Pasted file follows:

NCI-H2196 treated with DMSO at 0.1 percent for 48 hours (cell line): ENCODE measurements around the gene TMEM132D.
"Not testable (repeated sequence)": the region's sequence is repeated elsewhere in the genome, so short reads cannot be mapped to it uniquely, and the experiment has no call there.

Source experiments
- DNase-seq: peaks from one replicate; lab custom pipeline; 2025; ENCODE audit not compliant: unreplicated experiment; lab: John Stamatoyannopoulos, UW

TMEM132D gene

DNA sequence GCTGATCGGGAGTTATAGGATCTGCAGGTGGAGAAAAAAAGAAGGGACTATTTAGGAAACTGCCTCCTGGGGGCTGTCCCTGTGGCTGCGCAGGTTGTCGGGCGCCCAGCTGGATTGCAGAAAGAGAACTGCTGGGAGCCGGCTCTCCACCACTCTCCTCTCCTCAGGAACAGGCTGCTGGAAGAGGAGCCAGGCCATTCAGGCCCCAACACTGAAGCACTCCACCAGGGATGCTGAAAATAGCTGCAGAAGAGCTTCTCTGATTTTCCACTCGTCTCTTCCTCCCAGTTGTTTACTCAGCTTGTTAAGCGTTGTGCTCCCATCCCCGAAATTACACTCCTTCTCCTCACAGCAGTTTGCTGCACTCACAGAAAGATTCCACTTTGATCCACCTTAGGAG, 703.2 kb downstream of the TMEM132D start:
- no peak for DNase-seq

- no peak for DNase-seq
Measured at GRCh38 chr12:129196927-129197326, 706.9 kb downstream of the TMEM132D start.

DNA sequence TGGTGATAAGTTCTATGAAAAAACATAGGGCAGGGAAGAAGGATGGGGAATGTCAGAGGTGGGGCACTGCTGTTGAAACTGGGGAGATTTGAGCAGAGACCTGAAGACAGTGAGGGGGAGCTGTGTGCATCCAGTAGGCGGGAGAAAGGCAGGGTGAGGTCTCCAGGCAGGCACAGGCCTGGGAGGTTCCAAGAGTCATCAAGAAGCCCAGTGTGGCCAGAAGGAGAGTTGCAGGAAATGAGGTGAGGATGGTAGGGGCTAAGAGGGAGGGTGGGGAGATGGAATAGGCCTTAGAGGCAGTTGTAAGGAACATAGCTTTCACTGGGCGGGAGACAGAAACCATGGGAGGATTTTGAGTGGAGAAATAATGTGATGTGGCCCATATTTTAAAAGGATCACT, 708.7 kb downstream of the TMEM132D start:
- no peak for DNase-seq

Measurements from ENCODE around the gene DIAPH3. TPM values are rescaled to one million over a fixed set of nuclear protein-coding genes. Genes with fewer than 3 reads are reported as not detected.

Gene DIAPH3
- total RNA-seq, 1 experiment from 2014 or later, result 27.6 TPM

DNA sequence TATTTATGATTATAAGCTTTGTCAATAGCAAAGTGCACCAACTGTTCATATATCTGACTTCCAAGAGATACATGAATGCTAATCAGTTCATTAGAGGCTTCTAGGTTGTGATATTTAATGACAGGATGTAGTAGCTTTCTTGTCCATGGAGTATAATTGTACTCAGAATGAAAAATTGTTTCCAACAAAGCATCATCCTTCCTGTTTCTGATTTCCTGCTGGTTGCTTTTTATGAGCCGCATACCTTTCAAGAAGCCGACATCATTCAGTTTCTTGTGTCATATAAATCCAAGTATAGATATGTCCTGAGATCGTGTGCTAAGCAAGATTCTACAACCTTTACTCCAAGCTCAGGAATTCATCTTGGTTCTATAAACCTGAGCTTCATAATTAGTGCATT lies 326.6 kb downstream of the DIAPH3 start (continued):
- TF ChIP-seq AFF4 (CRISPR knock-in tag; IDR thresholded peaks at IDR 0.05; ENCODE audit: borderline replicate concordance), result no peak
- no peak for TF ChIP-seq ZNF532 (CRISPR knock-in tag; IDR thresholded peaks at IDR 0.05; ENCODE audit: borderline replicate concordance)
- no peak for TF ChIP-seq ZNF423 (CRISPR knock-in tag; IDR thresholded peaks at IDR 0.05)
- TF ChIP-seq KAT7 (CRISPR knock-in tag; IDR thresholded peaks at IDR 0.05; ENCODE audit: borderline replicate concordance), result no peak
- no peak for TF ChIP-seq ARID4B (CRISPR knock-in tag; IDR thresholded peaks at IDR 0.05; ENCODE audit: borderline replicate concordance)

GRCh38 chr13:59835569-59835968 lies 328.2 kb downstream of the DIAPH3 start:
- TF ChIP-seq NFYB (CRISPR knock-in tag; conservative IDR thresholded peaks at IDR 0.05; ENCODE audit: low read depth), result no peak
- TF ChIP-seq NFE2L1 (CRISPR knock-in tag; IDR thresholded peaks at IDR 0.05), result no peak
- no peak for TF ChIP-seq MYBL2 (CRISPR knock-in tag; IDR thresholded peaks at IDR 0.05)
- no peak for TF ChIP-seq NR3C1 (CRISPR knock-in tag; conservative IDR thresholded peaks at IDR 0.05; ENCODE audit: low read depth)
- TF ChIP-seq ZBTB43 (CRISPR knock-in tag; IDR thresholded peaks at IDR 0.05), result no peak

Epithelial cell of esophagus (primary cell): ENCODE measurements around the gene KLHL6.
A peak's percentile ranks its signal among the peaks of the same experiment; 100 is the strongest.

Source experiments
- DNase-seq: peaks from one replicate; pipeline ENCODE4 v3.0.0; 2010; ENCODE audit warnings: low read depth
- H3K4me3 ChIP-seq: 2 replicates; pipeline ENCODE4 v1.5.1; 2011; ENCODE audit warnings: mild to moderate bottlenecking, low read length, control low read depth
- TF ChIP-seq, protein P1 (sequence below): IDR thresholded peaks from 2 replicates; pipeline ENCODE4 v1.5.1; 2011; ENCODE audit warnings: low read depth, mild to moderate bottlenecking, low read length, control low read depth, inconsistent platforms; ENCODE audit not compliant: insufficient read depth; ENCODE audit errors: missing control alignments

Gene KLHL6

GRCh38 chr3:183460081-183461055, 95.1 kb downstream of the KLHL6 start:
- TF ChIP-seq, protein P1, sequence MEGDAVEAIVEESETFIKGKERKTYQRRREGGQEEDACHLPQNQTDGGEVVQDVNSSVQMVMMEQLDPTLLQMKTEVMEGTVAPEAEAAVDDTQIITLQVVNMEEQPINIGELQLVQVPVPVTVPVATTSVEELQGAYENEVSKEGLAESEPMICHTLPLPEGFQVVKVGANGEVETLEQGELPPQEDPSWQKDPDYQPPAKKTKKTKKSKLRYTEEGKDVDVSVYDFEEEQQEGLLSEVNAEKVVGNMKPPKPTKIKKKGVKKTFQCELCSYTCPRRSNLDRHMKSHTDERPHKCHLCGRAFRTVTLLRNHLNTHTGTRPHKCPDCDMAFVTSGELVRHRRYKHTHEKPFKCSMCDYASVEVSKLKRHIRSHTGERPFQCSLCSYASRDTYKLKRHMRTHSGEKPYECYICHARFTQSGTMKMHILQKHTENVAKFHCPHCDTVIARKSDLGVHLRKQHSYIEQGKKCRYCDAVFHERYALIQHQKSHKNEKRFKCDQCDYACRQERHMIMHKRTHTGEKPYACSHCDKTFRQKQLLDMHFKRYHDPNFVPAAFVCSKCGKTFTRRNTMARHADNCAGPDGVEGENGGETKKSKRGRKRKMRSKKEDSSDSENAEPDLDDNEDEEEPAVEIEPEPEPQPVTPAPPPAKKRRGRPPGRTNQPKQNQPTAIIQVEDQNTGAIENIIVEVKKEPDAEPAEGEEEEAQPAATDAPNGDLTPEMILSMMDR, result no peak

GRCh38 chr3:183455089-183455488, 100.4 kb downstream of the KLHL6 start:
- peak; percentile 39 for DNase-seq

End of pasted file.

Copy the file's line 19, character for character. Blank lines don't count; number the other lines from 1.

- TF ChIP-seq KAT7 (CRISPR knock-in tag; IDR thresholded peaks at IDR 0.05; ENCODE audit: borderline replicate concordance), result no peak